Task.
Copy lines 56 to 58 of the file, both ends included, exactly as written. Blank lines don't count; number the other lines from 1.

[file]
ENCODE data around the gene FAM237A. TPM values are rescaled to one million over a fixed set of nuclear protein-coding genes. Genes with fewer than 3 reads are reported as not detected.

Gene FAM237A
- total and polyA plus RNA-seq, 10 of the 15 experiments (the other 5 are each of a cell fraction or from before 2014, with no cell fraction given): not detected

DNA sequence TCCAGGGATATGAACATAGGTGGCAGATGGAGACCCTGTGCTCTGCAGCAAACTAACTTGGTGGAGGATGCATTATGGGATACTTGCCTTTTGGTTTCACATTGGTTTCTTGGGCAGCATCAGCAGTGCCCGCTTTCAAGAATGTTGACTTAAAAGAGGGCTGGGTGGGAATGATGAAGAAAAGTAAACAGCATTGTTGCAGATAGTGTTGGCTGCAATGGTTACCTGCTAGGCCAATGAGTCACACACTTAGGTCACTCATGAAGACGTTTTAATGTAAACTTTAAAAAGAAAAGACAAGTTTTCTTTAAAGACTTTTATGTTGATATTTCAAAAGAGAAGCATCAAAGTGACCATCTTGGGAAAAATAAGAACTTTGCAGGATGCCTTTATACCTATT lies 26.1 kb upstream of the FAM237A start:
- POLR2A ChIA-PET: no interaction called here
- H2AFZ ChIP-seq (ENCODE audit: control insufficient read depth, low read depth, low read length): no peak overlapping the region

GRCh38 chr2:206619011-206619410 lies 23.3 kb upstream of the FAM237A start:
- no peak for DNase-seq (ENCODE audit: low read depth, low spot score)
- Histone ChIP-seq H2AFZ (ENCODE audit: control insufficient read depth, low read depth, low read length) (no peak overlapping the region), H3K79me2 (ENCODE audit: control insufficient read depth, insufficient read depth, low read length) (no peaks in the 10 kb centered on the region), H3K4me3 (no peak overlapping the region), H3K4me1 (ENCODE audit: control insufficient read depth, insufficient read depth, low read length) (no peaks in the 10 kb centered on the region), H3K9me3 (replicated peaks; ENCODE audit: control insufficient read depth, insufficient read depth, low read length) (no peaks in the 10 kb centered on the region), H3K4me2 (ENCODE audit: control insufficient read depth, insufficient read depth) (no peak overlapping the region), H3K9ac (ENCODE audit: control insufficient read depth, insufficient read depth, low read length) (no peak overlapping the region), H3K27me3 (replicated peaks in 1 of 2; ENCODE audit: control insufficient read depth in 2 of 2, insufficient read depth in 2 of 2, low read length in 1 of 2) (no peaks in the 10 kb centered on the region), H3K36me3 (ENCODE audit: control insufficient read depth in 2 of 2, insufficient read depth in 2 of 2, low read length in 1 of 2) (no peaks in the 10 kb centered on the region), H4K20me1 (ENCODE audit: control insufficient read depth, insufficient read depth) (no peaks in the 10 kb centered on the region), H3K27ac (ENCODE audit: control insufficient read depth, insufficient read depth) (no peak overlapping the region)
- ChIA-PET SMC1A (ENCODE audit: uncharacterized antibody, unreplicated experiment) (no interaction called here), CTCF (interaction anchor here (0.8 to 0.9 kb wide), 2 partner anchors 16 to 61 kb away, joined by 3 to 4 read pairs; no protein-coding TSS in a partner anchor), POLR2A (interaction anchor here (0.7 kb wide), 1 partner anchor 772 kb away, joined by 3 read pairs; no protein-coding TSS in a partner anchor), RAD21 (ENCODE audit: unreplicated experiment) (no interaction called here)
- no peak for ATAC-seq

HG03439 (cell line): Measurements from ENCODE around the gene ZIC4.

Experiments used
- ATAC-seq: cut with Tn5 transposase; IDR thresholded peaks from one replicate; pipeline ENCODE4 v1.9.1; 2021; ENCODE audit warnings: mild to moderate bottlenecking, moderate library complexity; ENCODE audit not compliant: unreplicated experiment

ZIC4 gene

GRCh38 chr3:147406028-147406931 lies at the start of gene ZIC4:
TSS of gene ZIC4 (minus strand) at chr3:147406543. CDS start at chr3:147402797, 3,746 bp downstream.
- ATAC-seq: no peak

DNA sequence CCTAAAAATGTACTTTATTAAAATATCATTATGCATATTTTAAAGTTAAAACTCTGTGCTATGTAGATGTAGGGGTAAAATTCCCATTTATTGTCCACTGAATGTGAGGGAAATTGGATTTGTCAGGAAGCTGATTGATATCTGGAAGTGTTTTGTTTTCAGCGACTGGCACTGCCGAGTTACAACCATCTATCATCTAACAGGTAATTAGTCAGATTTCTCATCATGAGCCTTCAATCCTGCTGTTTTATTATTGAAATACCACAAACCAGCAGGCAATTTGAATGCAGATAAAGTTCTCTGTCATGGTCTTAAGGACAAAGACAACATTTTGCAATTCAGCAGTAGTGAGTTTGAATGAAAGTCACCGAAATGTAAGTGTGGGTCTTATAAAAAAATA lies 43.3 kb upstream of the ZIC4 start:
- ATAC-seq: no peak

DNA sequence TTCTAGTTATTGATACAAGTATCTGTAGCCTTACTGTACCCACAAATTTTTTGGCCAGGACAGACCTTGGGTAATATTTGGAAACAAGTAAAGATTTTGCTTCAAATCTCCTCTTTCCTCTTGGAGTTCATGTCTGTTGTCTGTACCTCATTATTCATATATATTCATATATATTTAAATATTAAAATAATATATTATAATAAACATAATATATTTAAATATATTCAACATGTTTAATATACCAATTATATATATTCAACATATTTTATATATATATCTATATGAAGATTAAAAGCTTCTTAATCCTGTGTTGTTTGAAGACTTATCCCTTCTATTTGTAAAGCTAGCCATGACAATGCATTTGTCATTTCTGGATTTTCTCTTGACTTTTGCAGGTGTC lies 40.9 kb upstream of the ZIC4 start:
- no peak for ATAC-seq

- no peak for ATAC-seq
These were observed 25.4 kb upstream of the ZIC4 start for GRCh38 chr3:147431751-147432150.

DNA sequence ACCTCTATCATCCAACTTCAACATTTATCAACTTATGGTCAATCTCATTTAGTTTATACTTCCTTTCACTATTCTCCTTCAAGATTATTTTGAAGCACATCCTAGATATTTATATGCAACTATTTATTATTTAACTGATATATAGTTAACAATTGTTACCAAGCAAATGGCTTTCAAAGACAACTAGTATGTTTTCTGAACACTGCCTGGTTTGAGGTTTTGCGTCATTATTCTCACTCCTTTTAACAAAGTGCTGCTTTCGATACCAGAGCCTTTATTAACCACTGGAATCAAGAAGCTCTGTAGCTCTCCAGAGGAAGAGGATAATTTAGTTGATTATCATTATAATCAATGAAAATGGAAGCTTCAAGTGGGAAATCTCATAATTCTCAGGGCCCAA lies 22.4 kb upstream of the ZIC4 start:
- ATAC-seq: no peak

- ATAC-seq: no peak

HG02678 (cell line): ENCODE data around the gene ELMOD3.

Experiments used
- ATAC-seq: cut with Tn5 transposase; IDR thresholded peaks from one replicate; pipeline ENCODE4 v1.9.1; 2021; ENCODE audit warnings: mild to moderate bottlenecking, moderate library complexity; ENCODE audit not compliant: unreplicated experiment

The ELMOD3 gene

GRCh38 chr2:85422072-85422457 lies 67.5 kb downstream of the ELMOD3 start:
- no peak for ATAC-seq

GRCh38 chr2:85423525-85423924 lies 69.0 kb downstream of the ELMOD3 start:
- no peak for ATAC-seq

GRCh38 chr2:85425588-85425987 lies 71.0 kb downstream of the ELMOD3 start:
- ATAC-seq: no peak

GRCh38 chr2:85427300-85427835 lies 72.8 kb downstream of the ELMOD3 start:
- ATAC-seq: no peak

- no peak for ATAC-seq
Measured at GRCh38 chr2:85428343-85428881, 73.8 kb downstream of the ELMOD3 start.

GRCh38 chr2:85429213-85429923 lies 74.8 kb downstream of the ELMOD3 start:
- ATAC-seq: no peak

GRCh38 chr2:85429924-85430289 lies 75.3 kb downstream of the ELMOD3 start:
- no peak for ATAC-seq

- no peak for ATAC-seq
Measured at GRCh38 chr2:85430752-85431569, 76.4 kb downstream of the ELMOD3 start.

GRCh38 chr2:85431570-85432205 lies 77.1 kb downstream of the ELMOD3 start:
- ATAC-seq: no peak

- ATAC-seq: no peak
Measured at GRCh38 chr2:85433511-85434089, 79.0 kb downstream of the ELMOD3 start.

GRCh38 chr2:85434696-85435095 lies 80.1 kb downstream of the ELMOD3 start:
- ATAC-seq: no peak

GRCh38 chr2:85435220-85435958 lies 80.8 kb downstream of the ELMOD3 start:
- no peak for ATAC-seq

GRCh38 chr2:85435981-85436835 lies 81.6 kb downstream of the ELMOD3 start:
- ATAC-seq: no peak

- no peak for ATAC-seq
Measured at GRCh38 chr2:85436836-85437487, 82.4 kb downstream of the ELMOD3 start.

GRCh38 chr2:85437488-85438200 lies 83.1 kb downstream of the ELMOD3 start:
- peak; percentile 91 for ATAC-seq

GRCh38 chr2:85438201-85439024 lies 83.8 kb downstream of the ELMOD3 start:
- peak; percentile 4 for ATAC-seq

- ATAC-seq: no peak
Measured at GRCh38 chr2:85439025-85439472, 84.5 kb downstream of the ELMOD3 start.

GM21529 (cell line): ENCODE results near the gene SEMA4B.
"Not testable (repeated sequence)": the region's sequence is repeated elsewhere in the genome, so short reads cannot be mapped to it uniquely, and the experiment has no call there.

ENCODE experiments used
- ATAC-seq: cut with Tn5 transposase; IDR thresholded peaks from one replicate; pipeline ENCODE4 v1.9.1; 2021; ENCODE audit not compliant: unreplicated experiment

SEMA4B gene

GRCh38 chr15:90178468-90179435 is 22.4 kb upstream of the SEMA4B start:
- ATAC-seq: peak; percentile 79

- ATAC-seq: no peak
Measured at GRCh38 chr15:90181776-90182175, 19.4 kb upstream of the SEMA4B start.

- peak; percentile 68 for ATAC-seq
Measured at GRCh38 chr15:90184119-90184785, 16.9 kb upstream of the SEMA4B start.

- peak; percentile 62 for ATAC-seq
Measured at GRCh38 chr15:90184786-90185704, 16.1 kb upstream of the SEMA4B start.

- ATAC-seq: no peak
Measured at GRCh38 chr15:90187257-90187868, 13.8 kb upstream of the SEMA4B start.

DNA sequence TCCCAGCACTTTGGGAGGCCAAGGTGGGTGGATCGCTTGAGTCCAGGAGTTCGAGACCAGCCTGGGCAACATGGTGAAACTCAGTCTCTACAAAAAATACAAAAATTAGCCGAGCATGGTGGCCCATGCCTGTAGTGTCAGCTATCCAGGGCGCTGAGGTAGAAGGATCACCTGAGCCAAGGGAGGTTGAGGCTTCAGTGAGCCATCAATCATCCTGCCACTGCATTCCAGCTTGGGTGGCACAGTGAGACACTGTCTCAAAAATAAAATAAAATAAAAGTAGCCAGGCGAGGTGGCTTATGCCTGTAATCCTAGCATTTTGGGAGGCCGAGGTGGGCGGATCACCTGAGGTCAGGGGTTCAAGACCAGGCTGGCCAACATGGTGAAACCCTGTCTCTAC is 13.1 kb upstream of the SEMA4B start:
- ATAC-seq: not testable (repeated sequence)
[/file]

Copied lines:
GRCh38 chr2:85435981-85436835 lies 81.6 kb downstream of the ELMOD3 start:
- ATAC-seq: no peak

- no peak for ATAC-seq